Football shirts are often high on the wishlists of children at Christmastime. But a team strip is far from cheap, with official shirts ranging between £50 and £78 — more if you choose to have a name or number printed on the back.
The 12 Days of Kitmas is a new campaign that is asking for donations of outgrown kid’s football shirts that struggling parents can give to their children this Christmas.
The campaign is spearheaded by Paul Watson, a former international football manager, who realised that football fans across the nation have thousands of shirts hanging in wardrobes that are no longer being worn, because children have grown out of them.
Paul’s campaign, dubbed the 12 Days of Kitmas is encouraging soccer supporters to clear out their wardrobes in the run-up to Christmas and dig out kits that are no longer worn. The shirts can then be donated and distributed to deprived communities in time for the festive season. The only requirement for donating a shirt or full kit is that it should be in good condition and something a child would be proud to wear.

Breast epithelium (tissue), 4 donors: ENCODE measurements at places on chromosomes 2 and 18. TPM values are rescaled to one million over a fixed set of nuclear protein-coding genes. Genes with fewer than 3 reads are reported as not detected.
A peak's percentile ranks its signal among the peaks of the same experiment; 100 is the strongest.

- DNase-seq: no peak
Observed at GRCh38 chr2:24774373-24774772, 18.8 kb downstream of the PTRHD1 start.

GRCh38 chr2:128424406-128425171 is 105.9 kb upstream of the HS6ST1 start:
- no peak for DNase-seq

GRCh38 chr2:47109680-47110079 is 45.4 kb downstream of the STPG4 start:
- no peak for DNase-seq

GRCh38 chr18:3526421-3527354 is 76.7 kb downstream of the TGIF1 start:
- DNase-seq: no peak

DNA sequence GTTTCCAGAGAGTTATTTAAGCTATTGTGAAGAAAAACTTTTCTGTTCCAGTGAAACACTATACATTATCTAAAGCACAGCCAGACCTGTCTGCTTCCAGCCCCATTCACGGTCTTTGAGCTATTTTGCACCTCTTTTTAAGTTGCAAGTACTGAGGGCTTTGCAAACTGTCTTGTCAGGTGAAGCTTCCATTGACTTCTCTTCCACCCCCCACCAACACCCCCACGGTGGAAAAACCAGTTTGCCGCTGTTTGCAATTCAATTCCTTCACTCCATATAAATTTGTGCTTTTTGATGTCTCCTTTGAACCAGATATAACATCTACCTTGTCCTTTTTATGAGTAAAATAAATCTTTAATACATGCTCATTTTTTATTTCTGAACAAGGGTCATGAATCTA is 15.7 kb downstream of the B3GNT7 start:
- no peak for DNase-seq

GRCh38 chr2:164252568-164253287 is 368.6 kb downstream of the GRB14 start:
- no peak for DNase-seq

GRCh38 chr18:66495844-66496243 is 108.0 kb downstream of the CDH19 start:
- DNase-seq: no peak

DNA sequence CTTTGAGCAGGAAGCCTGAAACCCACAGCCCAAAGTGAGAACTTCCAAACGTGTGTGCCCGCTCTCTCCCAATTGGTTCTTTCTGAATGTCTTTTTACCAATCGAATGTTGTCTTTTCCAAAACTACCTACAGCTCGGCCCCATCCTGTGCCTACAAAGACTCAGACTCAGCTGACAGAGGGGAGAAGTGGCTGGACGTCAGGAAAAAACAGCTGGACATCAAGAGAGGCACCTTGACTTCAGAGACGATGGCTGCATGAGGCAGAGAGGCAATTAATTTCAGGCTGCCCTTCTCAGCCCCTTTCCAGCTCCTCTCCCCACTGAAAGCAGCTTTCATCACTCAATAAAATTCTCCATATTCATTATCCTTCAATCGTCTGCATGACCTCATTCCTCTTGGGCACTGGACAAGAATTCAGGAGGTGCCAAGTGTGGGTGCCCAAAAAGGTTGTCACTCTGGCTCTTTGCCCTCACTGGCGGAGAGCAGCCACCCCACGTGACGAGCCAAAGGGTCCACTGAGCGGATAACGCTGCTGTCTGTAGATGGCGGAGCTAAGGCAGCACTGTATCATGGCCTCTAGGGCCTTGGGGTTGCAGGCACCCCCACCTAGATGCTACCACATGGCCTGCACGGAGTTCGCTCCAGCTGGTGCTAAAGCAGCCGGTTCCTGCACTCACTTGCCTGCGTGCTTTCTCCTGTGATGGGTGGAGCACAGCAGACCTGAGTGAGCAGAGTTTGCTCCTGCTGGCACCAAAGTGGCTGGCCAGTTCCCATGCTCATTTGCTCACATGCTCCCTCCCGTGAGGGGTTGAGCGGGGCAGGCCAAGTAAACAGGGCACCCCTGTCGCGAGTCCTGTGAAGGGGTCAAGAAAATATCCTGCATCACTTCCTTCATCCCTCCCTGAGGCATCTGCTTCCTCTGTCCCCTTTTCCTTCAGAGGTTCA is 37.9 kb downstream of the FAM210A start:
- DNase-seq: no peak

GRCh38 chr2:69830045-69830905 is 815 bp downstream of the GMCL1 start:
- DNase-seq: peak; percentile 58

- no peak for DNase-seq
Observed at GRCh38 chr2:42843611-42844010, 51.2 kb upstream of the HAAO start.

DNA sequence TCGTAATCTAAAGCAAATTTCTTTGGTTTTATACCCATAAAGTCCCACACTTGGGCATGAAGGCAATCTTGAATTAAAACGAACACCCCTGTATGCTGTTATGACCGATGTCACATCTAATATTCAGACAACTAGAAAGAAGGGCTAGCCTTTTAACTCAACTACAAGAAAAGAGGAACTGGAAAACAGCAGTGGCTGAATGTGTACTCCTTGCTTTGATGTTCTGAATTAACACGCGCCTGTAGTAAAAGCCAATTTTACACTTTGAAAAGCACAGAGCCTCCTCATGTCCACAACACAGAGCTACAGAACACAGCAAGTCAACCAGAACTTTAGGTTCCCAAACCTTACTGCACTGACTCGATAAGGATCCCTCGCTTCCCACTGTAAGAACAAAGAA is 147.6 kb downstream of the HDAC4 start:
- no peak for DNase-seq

“A football shirt is more than just a symbol of who you support, it’s the uniform of a warm, vibrant community – a chance to be part of something bigger, and that has never been more important in a year that has left a lot of families feeling isolated and disenfranchised,” Paul said.
“All football fans remember what it felt like to don their first shirt and I’d love to bring that magic to more children, particularly at a time like this.”
Big-hearted Paul is taking on the lion’s share of the work himself—and has been driving to homes to collect shirts where possible. Fans who want to donate and share their love of their football clubs can get involved by registering their shirt with the appeal by emailing KitmasAppeal@gmail.com
Even if you don’t have a kit to donate, football fans can also donate funds to the cause—with 100% of proceeds going to the project—by visiting the campaign’s GoFundMe page.